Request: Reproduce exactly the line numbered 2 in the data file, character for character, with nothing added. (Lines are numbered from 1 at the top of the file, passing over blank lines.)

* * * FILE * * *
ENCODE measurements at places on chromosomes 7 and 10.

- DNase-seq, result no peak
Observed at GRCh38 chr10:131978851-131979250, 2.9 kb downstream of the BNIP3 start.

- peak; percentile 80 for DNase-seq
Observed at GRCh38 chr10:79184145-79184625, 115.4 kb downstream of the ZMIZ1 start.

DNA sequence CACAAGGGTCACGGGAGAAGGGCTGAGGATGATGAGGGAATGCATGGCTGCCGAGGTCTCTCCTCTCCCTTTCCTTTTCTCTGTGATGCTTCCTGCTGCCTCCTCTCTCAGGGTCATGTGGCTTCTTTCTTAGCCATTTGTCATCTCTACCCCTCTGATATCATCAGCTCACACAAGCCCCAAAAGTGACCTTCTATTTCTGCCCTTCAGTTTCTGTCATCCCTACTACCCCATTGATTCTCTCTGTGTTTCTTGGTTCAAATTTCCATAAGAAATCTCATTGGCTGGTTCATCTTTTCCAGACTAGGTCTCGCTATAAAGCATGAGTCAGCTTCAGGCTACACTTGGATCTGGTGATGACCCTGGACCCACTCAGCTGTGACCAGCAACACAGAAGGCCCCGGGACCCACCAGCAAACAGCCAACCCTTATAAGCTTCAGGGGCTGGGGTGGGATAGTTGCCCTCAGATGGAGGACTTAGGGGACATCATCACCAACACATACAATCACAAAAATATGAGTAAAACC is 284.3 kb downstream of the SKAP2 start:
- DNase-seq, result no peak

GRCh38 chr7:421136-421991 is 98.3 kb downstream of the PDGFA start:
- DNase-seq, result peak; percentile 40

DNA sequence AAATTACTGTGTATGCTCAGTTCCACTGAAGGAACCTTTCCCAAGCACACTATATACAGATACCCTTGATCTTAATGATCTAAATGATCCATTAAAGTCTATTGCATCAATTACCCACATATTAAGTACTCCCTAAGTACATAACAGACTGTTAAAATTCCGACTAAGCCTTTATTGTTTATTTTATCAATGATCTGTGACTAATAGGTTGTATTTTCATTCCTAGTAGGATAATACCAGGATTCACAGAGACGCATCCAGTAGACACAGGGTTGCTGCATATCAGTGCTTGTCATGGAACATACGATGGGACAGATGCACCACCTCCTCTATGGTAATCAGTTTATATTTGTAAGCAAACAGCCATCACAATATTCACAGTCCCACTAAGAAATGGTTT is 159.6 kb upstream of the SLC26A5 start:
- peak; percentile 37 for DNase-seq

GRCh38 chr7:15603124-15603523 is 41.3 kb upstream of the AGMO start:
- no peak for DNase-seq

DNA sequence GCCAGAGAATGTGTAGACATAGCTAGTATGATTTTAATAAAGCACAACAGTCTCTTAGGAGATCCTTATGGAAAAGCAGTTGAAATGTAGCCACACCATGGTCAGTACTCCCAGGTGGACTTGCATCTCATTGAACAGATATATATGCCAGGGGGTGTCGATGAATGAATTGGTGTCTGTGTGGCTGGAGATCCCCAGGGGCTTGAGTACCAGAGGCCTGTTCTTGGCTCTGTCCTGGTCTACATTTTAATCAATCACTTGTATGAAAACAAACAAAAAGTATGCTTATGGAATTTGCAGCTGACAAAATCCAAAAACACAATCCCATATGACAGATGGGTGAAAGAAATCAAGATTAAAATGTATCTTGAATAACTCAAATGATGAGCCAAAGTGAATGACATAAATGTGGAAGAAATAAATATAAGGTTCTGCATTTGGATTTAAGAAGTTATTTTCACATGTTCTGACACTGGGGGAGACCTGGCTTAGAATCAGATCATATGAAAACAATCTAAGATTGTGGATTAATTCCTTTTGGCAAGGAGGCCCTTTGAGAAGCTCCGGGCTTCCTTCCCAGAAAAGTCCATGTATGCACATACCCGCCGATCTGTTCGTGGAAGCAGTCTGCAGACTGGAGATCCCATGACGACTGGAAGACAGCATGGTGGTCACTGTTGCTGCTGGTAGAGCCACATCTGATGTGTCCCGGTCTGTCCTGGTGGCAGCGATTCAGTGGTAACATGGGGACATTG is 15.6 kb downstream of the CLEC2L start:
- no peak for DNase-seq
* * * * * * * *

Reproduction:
- DNase-seq, result no peak